Visa application fee goes up
The US Department of State has announced that effective Dec. 1, all nonimmigrant visa applications must be accompanied by application fee receipts totaling US$100, the American Institute said in Taiwan in a press release yesterday. Starting from Nov. 1, applicants for US non-immigration visa were requested to pay US$100. Applicants who purchased application fee receipts prior to Nov. 1 for less than US$100 will be required to purchase a supplemental receipt to bring the total to US$100 for non-immigrant visa applications submitted after Nov. 30, according to the press release.
British delegation arrives
A five-member British delegation -- headed by Tom Cox, co-chairman of the British-Taiwan Parliamentary Group -- arrived yesterday for a seven-day visit, the Ministry of Foreign Affairs announced in a press release. The delegation plans to discuss Taiwan's politics, cross-strait ties, trade and investment links with Europe and the UK, the statement said. The group will visit the legislature, the ministries of foreign affairs, rational defense and economic affairs, as well as the Mainland Affairs Council. Non-political ties between London and Taipei have grown by leaps and bounds in recent years. Official British statistics show that over 70 percent of Taiwanese investors targeting Europe have chosen the UK as their base.
Cheng Yu-cheng quits DPP
DPP Legislator Cheng Yu-cheng (鄭余鎮) yesterday afternoon announced his withdrawal from the ruling party. The announcement was made before the DPP's Central Advisory Committee's decision whether to expel the scandal-plagued lawmaker for ignoring his legislative duties. Cheng also returned his party membership card to the DPP's headquarters in Taipei. "I temporarily lost myself and thought that [Sophie Wang (王筱嬋), Cheng's ex-mistress] was a gift from God," he said. "But the whole thing turned out to be a joke from God," he added, saying that he has already payed a considerable price for his mistake.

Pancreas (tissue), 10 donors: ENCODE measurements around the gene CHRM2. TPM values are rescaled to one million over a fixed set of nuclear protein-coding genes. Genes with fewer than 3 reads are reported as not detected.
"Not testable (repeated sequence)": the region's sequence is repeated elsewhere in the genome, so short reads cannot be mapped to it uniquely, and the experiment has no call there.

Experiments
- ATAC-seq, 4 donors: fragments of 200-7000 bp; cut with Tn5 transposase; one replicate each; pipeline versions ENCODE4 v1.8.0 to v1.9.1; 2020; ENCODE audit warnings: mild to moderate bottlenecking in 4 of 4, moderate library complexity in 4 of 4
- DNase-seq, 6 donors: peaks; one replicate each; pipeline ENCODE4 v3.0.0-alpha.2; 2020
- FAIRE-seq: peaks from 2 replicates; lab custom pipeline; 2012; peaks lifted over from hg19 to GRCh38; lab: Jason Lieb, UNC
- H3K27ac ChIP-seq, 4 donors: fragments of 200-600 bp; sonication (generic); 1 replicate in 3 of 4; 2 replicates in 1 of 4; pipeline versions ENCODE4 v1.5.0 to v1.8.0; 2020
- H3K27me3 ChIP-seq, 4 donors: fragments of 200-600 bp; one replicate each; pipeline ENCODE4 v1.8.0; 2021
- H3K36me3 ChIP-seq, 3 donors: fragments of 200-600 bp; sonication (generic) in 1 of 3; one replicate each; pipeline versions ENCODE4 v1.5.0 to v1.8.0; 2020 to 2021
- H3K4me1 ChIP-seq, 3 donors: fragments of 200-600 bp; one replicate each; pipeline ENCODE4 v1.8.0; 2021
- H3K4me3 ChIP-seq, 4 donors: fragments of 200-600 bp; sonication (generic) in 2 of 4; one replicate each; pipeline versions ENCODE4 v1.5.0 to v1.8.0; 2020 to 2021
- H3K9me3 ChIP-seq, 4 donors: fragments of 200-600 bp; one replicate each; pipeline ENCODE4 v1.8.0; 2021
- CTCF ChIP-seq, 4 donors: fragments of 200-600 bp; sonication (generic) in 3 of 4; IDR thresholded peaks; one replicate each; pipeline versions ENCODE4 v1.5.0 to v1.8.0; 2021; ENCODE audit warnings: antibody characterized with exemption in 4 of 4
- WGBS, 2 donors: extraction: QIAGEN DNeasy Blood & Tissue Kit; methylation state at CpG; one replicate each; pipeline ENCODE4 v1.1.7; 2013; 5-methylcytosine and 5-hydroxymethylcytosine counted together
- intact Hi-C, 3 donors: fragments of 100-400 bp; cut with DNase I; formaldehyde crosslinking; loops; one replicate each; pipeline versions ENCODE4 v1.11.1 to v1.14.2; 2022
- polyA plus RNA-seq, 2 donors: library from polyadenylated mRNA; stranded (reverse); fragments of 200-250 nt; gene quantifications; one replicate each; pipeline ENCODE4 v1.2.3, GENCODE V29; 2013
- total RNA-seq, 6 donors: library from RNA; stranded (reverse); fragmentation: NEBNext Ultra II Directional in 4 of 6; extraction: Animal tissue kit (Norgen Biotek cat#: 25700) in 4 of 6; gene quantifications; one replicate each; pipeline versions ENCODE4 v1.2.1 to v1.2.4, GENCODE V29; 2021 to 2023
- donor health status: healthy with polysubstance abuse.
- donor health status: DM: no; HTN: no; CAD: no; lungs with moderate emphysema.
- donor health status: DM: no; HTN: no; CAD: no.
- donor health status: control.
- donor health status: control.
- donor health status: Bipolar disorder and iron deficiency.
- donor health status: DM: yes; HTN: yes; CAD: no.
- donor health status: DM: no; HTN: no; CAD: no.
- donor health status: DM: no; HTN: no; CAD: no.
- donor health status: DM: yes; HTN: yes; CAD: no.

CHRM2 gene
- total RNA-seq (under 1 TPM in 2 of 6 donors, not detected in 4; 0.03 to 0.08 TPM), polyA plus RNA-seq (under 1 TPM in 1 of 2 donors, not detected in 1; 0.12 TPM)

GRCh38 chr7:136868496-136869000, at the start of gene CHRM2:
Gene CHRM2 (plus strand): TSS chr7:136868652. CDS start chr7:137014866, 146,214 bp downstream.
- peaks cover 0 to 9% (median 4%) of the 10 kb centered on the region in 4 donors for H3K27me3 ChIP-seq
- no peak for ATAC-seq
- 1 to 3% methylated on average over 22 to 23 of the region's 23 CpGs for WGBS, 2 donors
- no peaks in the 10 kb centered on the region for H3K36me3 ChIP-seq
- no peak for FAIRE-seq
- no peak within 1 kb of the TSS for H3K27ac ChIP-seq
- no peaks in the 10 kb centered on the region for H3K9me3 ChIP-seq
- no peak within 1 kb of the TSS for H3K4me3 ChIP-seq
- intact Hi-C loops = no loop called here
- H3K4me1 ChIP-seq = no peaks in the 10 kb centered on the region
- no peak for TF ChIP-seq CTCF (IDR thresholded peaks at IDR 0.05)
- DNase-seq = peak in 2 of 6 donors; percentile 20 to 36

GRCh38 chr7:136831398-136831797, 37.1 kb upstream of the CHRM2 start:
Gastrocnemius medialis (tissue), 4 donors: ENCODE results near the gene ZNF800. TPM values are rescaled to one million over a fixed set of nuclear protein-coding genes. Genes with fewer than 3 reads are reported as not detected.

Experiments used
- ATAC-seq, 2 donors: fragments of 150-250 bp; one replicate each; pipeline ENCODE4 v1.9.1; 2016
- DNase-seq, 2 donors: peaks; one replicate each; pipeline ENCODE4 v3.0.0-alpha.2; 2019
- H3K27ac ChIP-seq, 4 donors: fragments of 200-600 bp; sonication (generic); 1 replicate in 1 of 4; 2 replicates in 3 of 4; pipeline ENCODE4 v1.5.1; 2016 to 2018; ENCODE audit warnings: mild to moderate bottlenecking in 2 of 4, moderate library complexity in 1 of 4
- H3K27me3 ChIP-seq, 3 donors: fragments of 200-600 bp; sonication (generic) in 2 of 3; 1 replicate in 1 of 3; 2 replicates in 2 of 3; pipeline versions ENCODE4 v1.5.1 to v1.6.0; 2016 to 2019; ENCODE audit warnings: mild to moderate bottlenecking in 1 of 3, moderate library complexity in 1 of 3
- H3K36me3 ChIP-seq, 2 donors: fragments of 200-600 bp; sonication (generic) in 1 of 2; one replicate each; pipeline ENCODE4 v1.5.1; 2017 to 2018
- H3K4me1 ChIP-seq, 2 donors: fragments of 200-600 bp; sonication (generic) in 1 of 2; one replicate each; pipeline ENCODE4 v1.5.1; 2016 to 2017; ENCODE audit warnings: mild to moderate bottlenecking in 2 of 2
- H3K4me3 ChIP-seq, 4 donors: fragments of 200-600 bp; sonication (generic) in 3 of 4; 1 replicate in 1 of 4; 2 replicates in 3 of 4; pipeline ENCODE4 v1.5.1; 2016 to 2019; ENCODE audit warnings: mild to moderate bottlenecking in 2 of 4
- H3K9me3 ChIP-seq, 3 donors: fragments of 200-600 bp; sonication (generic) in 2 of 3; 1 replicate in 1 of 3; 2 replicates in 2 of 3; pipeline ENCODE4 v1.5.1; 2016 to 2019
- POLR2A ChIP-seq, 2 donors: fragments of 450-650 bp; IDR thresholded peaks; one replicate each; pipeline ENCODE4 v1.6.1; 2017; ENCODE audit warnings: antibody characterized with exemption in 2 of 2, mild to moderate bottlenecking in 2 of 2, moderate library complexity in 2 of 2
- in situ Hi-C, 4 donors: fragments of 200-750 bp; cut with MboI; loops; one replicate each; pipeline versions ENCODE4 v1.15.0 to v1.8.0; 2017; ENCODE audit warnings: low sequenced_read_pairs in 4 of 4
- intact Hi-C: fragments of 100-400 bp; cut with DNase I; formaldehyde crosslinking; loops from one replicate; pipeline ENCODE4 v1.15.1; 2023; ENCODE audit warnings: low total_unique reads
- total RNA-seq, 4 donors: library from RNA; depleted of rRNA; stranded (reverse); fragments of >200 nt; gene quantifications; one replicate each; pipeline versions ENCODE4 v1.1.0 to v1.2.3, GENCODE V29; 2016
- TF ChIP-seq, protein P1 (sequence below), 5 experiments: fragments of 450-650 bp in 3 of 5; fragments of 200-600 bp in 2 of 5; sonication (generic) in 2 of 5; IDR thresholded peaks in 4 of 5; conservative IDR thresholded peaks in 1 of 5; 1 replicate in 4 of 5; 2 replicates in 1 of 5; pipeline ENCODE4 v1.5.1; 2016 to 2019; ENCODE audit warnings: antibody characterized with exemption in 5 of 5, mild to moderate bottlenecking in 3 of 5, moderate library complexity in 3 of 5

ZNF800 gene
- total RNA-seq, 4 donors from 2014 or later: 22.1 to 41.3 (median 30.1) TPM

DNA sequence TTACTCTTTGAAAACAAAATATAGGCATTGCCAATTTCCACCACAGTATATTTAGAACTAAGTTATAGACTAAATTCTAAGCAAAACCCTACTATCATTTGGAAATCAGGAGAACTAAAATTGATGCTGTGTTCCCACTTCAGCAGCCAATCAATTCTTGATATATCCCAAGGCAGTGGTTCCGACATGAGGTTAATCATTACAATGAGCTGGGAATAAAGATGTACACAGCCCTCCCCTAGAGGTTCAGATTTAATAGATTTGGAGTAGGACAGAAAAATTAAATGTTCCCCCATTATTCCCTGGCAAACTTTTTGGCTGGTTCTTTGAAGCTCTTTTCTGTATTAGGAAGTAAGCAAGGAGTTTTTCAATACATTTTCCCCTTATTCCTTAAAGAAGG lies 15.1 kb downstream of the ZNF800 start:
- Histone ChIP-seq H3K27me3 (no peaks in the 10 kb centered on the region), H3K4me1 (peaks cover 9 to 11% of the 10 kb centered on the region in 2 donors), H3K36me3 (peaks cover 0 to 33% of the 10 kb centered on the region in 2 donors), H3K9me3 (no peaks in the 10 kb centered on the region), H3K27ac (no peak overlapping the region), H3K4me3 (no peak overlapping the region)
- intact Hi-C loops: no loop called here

Cigarette seizures soar
The number of counterfeit cigarettes smuggled into Taiwan more than doubled this year after penalties were relaxed due to Taiwan joining the WTO, officials said yesterday. Most of the cigarettes are smuggled from China, where brand-name cigarettes are copied, said Hung Yi-shun, a coast guard in Keelung, northern Taiwan. The rest are from the Philippines and Hong Kong, he said. Authorities seized 38,000 boxes of smuggled cigarettes in the first 10 months of this year, compared with 14,000 boxes last year, the customs bureau in Keelung said. Since it joined the WTO in January, Taiwan has relaxed its penalties for cigarette smugglers to a maximum one-year jail term, down from the 10-year term before.
■ Human Rights
Dissident escapes charges
Tang Yuanjun (唐元雋), a Chinese dissident who swam to an islet in the Taiwan Strait in mid-October, will not be prosecuted for his illegal entry into Taiwan territory, an official said yesterday. Mainland Affairs Council Vice Chairman Chen Ming-tong (陳明通) told reporters yesterday that the Kinmen Prosecutor's Office had announced the verdict last week after a full investigation. He added that the government will now respect Tang's wish to send him to any country he wishes to go.